By James Patton
Katherine Harley, née French (1855–1917), was the younger sister of Field Marshal Sir John French, the first commander of the British Expeditionary Force. The family was of Irish origin—the father a serving navy officer based at Chatham in Kent. He died in 1865, and the mother was adjudged insane in 1867, so the younger children were raised by distant relatives. An older sister was Charlotte Despard (1844–1939), a socialist suffragette and Irish patriot.
Katherine married a cavalry officer associate of her brother, who
died in the Second Boer War. They had a daughter named Edith. His family was
By 1913, Katherine’s NUWSS had grown to nearly 100,000 members. Katherine suggested holding a Woman's Suffrage Pilgrimage to demonstrate how many women wanted the vote. Historian Lisa Tickner said "A pilgrimage refused the thrill attendant on women's militancy, no matter how strongly the militancy was denounced, but it also refused the glamour of an orchestrated spectacle."
The pilgrims set off on 18 June 1913. There were three
predetermined march routes:
Katherine prescribed that they should wear a uniform of white, grey, black, or navy blue coats and skirts, with white or matching blouses. Hats were to be simple, and only black, white, grey, or navy blue. There was a red, white, and green shoulder sash.
Most pilgrims traveled on foot or on bicycles. Wealthy sympathizers used cars or carriages. The intention was not that each individual should cover the whole route. It was said that the pilgrimage succeeded in "visiting the people of this country in their own homes and villages, to explain to them the real meaning of the movement." The pilgrims were accompanied by baggage trucks, and cars picked up those suffering from exhaustion.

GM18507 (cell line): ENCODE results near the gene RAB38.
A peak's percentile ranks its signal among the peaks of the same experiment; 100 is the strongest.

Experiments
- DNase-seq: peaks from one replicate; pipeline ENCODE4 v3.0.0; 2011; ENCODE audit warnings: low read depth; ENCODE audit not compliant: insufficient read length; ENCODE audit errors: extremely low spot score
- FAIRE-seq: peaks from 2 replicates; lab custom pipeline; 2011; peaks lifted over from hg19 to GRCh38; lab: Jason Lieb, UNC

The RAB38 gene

estimated 50,000 pilgrims reached Hyde Park in
PM Herbert Asquith stated that the demonstration had "a special claim" on his consideration and stood "upon another footing from similar demands proceeding from other quarters where a different method and spirit is predominant."
|Katherine Harley (L) at a Military Review in Salonika (IWM)|
At the war’s outbreak in 1914 Dr. Elsie Inglis (1864–1917), a
suffragette colleague of Katherine, decided that women's medical units should
be allowed to serve on the Western Front. With financial backing from the NUWSS and the American Red Cross, Dr. Inglis formed the Scottish
Women's Hospitals for Foreign Service Committee, known as the "SWH." Over War
Office opposition, the SWH sent a women's medical unit to
In April 1915, with French support, Dr. Inglis sent a group, including
Katherine Harley, to
Meanwhile the SWH had moved with the "new" Serbian army to the Salonika Front. Katherine commanded an ambulance section, with her daughter Edith serving beside her. Wanting to be based closer to the front so as to shorten travel time Katherine purchased property in Monastir, near to the Serbian army headquarters, an obvious target for Bulgarian gunners. On 1 May 1917 she was having tea in her parlor with Edith and an American friend when a shell exploded close by, blowing out her windows. Katherine was killed by the storm of glass fragments. She was 62.
|Katherine Harley's Burial Site in Salonika|
Although she was neither French nor a soldier, the French general
Maurice Serrail (1856–1929), who was the theater commander, ordered a full
military funeral for Katherine, and the British allowed her burial at their
military cemetery on
Elizabeth Crawford again: "Not an easy colleague, and not
one happy to take orders, she was killed by a shell at Monastir, where, as one
woman doctor laconically noted, she had no need to be." For her service to
Sources: Spartacus Educational; Shropshire Remembers